Roller derby drills are hard … all of them … always

Oh hey. I’ve had a lot of big changes in my life, but thanks for the encouraging comments and emails asking me to blog more/again. I want to. I plan to. As a way to ease back in, here’s what I recently posted to our own fresh meat’s page. I think it’s always, always true:

Roller derby drills are hard. All of them. Even things like stepping side to side, which could seem rudimentary. Plow stopping is also rudimentary, but our travel team (and top-ranked travel teams across the world) practice them every week. It’s important to find goals, fun and fulfillment from even basic drills because that’s a lot of what roller derby is – getting the “easy” stuff down (muscle memory) so we can do it flawlessly in combination with lots of other cool shit when we play the game.

Here’s some things you should consider before ever thinking, “this is boring” — and not just next week or next month, but four years from now :

  • Am I doing it in perfect form?
  • Can I do it faster in perfect form?
  • Could ANY of the veteran skaters do this drill better than I’m doing it right now? If they could, what would they do differently? (then try it).
  • How would (insert skater hero here) do this drill? (then try their unique style)
  • Can I do this backward?
  • Can I do this on one leg?
  • Can I do this backward on one leg?

If you can do the drill backward on one leg in perfect form better than any other skater, then you can be bored 🙂

p.s. stepping side-to-side on one leg in perfect form is flippin hard.

Advertisements

The difference between fresh meat and not

My league just got a new round of fresh meat. I played with them and watched them play at scrimmage yesterday. There is the one huge difference between the new fresh meat and everyone else.

Sally is a veteran skater. She puts on the jammer panty. The whistle blows and she gets past three blockers, easy. The last line of defense comes at her. Sally sees the blocker and leans into the hit, trying to gain control by putting her own leg in front of the opposing blocker. She gives her weight to the blocker and then runs off. She then gets 50 points in a jam, wins the scrimmage, gets drafted to away team, wins MVP, goes to nationals, Team USA, wins the world, the end.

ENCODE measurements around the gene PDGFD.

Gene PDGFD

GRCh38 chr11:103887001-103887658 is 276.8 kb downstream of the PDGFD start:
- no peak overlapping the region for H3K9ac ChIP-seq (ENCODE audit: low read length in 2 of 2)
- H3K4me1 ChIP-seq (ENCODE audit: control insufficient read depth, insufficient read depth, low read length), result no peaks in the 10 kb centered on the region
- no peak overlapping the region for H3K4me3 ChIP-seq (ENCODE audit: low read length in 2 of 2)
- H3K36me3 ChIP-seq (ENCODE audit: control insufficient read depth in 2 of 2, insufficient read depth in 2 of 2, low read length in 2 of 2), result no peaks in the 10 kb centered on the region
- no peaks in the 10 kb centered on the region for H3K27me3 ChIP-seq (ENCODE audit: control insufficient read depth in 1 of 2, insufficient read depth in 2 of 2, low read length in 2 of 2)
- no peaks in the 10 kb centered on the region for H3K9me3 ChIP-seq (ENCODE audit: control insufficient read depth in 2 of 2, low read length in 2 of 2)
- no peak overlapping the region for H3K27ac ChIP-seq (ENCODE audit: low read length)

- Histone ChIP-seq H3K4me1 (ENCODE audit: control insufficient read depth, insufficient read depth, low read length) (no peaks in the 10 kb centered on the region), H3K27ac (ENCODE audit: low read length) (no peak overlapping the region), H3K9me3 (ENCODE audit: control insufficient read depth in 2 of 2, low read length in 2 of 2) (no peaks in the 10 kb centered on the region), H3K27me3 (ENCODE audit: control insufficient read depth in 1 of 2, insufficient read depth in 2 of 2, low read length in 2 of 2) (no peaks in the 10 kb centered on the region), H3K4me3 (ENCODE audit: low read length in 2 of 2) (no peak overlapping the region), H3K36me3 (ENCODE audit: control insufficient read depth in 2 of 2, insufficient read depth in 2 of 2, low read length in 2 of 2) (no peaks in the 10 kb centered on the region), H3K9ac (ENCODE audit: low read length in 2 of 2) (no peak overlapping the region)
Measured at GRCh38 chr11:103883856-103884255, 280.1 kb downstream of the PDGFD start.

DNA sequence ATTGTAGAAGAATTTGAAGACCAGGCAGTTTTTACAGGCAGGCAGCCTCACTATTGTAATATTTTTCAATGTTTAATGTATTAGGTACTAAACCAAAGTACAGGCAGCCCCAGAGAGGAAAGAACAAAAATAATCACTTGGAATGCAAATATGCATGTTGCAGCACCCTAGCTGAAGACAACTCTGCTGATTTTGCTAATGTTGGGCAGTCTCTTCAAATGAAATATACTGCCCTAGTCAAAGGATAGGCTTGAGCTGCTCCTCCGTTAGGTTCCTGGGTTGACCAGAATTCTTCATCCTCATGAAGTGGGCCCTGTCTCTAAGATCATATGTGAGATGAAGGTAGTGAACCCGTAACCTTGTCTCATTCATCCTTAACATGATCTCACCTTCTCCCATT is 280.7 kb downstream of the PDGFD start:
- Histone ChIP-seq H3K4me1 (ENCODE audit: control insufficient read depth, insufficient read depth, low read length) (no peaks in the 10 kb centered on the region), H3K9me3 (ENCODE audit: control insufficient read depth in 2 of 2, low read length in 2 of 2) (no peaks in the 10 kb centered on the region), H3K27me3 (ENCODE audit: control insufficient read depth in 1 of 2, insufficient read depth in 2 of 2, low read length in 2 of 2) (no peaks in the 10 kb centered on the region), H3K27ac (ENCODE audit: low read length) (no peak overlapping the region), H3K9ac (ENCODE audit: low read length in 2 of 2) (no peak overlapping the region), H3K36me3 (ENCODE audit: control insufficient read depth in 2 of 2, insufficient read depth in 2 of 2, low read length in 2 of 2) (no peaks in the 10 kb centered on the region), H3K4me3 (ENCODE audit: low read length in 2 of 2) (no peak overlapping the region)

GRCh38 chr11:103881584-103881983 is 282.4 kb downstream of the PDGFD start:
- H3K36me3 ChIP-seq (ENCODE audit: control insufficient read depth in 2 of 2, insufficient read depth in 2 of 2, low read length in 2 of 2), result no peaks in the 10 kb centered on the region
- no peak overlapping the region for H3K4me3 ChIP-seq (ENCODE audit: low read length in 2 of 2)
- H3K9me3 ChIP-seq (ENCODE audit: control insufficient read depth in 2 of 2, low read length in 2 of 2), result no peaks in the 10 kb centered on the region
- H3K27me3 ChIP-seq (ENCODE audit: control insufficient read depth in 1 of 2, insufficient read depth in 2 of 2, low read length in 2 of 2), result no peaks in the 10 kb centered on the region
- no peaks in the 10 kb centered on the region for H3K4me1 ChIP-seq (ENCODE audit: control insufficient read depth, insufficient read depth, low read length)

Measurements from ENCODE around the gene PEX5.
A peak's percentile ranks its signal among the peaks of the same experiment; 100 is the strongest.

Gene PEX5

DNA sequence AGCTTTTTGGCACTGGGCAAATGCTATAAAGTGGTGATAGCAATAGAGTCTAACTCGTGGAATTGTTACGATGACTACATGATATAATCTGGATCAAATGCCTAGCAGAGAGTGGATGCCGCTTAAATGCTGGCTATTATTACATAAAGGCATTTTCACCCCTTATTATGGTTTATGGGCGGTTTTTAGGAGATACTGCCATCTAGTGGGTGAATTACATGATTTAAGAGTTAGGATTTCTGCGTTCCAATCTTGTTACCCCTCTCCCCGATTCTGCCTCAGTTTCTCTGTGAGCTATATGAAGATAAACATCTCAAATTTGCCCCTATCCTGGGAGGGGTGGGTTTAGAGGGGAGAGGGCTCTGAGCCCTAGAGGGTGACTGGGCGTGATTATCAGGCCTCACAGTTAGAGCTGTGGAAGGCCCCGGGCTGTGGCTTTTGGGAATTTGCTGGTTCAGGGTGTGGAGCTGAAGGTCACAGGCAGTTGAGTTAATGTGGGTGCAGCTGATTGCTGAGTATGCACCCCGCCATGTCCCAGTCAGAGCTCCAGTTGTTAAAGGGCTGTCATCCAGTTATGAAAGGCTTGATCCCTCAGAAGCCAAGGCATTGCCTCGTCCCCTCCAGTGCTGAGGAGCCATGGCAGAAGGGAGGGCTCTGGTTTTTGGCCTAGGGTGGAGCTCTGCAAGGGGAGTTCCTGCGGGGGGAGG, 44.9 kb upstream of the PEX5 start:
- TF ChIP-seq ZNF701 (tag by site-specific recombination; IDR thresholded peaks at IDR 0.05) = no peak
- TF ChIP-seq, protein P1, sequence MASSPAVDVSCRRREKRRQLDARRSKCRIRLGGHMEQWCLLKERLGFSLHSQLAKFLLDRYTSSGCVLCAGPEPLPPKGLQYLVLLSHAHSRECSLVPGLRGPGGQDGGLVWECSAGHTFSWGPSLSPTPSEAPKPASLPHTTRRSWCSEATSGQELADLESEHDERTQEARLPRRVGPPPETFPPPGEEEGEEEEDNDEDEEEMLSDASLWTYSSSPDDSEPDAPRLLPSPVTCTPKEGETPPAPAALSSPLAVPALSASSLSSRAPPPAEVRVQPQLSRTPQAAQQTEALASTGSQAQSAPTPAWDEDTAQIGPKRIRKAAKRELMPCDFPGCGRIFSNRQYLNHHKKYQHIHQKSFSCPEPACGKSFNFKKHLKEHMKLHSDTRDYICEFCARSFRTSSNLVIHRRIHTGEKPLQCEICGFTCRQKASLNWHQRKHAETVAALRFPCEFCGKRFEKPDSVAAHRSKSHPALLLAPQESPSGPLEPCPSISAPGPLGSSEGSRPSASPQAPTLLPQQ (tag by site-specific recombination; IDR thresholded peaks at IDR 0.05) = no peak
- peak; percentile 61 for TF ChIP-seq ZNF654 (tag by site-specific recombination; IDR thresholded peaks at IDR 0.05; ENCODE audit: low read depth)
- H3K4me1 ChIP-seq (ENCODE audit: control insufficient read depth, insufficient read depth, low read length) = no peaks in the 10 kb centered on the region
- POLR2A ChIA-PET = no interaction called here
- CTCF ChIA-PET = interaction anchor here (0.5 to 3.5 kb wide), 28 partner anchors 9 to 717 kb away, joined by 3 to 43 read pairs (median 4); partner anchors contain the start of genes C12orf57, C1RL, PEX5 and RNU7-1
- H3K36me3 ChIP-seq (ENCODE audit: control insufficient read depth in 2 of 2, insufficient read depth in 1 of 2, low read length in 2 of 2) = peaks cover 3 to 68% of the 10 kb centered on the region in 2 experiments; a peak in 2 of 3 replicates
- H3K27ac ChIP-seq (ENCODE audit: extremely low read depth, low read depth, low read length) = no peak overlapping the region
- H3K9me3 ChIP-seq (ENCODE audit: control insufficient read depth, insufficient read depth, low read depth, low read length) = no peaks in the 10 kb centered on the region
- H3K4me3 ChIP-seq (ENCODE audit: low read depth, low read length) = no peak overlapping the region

Then there is fresh meat Fran. Same situation. Fran takes the jammer panty. The whistle blows and she gets past the first three blockers. Then she sees the last line of defense blocker. The blocker looks at Fran. Fran looks at the blocker. And Fran’s face instantly says, “You are going to hit me and I am going to fall and it might hurt and I might break my leg and never play derby again. Shit.” Then, like Fran’s face predicted, the blocker hits her (as blockers do) and she falls and gets recycled to the back of the pack and has to do it all again while Sally (what a bitch) scores a billion points and gets on Team USA instantly. (Bitch.)

Skaters who see another blocker as an inevitable hit that they can’t take — they’re right. Skaters who see another blocker as a quick obstacle to take on before skating off — they’re right too.

One skater I like told me and my teammates, “when I’m on the track I say to myself that I’m the biggest badass on that track. You know how many times I’m actually the biggest badass?” And she laughed. But that mindset matters. It has to change from “You’re going to hit me” to “Just try to hit me.”